Bueermann said that advisors under age 40 are “keenly aware of the values of practices: of the growing value, the equity value. They want to participate in that. Whether that participation is a minority participation in a fast-growing large firm or the ability for them to step out and buy a practice, either way they want to ultimately own what they’re doing or a piece of what they’re doing.”

He added, “That’s a big change. Simply 10 years ago, 15 years ago when people were exiting [a firm], they were talking about payouts. What’s the compensation structure? While all of that is important, now that conversation has shifted. What kind of a business is being built here? What will that be worth to me 10, 15 years from now?”

Anderson suggested considering succession planning from the point of view of the buyer.

“If I want to buy a practice, do I want to buy a practice where the firm is key-person-dependent, where the owner has been slowing down, the business is declining, the age of the clients are increasing every year and they’re in drawdown?” he asked. “What we’re talking about is to think about succession planning as a way of growing your business because you’ll be able to pass that growing, thriving business on to the next generation, and they’ll be excited about buying into that business versus taking a look at a business that is just slowly dwindling away.”

The report found 34% of respondents have never acquired a firm but plan to in the future. More than half of new advisors, those who have been in the business for less than five years, have never bought a business but think doing so will help grow their firm. Anderson said this could prove to be a challenge.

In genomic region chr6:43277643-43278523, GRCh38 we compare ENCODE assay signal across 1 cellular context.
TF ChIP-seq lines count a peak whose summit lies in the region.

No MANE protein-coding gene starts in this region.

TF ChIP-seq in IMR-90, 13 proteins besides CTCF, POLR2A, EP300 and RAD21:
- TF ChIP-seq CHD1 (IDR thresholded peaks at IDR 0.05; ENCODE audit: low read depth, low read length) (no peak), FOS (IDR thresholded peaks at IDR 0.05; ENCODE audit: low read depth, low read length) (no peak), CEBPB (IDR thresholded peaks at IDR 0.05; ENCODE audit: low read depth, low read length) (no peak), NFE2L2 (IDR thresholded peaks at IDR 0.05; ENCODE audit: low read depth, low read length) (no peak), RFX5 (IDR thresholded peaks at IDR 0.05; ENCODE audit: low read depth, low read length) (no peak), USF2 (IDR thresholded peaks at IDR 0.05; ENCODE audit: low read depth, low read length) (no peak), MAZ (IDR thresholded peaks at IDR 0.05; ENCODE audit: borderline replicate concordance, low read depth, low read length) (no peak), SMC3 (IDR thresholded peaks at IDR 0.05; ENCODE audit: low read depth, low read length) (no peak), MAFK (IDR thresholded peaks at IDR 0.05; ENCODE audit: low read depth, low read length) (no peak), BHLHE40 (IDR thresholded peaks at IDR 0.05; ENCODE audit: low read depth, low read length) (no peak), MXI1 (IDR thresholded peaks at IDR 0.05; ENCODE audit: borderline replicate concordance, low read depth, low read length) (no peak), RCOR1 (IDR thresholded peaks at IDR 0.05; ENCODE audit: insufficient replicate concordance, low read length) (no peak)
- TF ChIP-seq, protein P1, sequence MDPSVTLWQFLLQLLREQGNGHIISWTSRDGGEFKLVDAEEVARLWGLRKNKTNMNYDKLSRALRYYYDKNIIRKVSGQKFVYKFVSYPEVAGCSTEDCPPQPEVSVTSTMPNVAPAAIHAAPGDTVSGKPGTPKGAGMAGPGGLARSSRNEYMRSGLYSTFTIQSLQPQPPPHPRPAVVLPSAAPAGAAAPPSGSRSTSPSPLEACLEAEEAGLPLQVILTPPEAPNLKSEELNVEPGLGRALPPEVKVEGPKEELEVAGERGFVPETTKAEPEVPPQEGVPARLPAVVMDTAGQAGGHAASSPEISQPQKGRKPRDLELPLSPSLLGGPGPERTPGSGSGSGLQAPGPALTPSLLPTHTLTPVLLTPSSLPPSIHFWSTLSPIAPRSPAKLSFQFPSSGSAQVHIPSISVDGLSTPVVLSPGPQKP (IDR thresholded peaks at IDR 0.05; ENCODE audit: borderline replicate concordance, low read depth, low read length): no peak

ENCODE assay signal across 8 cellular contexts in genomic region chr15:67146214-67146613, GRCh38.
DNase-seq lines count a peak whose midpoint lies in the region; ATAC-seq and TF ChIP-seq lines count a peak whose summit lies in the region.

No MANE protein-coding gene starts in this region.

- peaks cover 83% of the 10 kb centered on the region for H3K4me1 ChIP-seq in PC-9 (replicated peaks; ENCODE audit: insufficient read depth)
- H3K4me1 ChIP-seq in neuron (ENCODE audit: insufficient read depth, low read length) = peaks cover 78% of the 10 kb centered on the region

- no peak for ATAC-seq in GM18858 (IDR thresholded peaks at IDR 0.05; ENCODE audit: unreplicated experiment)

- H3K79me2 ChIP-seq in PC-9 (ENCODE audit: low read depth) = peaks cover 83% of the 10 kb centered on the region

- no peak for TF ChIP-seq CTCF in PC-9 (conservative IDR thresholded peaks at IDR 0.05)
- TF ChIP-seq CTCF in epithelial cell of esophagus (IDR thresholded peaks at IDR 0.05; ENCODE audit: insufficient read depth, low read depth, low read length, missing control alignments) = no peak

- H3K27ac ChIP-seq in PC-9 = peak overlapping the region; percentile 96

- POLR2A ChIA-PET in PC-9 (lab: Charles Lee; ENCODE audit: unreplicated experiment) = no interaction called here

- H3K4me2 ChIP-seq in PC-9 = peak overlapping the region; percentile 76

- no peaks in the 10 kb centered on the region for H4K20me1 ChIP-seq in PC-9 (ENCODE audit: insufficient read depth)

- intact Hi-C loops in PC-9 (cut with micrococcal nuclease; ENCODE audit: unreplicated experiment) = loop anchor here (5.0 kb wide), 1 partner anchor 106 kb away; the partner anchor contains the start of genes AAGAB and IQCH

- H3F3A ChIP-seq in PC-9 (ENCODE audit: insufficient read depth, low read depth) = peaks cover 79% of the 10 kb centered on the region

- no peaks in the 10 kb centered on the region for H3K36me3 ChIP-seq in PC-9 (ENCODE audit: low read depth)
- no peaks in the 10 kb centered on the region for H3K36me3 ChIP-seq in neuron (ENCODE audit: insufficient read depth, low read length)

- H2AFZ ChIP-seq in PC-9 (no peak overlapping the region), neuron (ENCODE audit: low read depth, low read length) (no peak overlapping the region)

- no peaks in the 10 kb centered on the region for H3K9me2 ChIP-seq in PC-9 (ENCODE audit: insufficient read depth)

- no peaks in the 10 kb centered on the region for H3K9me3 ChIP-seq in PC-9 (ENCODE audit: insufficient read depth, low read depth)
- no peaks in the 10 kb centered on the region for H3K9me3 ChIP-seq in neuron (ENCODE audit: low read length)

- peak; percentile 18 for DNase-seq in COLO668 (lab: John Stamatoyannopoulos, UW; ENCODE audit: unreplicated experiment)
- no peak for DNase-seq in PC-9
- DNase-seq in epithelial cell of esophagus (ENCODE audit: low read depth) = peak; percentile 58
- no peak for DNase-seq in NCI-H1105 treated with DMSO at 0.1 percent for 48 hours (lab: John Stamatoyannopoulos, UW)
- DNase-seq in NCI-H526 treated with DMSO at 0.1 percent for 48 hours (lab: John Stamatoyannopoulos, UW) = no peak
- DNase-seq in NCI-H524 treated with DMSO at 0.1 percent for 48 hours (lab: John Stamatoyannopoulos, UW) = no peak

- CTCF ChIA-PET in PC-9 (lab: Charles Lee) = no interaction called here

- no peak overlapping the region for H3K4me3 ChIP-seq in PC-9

“Typically when you see an acquisition it’s from a larger firm buying a smaller firm,” he said. “When you think about advisors who have been in the business under five years, chances are they have fewer assets, so that acquisition is probably going to be very difficult. I think what they are looking at is what we’re all seeing: there are a lot of advisors out there that are slowing down. What they’re probably saying is they’re probably not acquiring a whole firm, but acquiring portions of a firm or buying into equity.”

Anderson said a lot of advisors have an “I’ll get around to it” mentality and are “letting the practice manage me instead of me managing the practice.” He noted just 45% of respondents said they have a continuity plan and of those, just 55% have a formal agreement that can kick in if something were to happen to them. “The first step, even before the succession plan is the continuity plan,” he said. “If you read the numbers, it’s like 20% of advisors who even make that step.”

“More advisors are certainly aware of the issue,” Bueermann said. “They’re not saying, ‘What’s a continuity plan? They’re engaged in thinking about it and they’ve taken the first steps, but we should be seeing 80% or 90%, not 45%.”

He suggested, “For those 45% who have a plan, go back and review that, make it a written plan, make sure that plan is shared with the client and make sure they plan is funded and/or means-tested so that it’s executable.”

He added, “They’re aware that this is what they should be doing, but in the past they have not been aware of what kind of time it takes to put these plans in place and when they need to begin planning.”

He said FP Transitions and SEI are working together on a project called Business Pathfinder, “to have advisors focus on the business aspect of what they’re building and have a strategic focus much, much earlier and to look at succession planning not as an endgame but as a process; making acquisition part of a strategy rather than just something opportunistic.”

“The example I usually give is my father was an attorney who died without a will,” Anderson said. “The advisor is helping clients plan for the future, but they’re doing a very poor job of planning for the future for themselves.”

Check out Leading Your Firm From Beyond the Grave on ThinkAdvisor.